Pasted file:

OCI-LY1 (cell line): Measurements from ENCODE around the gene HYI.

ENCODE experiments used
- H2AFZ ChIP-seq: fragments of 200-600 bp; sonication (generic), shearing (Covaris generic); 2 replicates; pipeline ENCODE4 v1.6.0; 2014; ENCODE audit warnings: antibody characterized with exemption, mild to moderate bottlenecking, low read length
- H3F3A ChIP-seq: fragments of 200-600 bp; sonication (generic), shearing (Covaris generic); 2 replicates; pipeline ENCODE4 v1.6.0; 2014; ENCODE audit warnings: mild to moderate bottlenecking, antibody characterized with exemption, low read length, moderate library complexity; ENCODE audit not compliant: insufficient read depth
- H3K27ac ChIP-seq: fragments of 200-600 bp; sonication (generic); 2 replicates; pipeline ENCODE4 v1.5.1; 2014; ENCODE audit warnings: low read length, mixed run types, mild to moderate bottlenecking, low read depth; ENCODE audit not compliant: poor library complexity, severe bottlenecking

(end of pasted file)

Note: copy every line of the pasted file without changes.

OCI-LY1 (cell line): Measurements from ENCODE around the gene HYI.

ENCODE experiments used
- H2AFZ ChIP-seq: fragments of 200-600 bp; sonication (generic), shearing (Covaris generic); 2 replicates; pipeline ENCODE4 v1.6.0; 2014; ENCODE audit warnings: antibody characterized with exemption, mild to moderate bottlenecking, low read length
- H3F3A ChIP-seq: fragments of 200-600 bp; sonication (generic), shearing (Covaris generic); 2 replicates; pipeline ENCODE4 v1.6.0; 2014; ENCODE audit warnings: mild to moderate bottlenecking, antibody characterized with exemption, low read length, moderate library complexity; ENCODE audit not compliant: insufficient read depth
- H3K27ac ChIP-seq: fragments of 200-600 bp; sonication (generic); 2 replicates; pipeline ENCODE4 v1.5.1; 2014; ENCODE audit warnings: low read length, mixed run types, mild to moderate bottlenecking, low read depth; ENCODE audit not compliant: poor library complexity, severe bottlenecking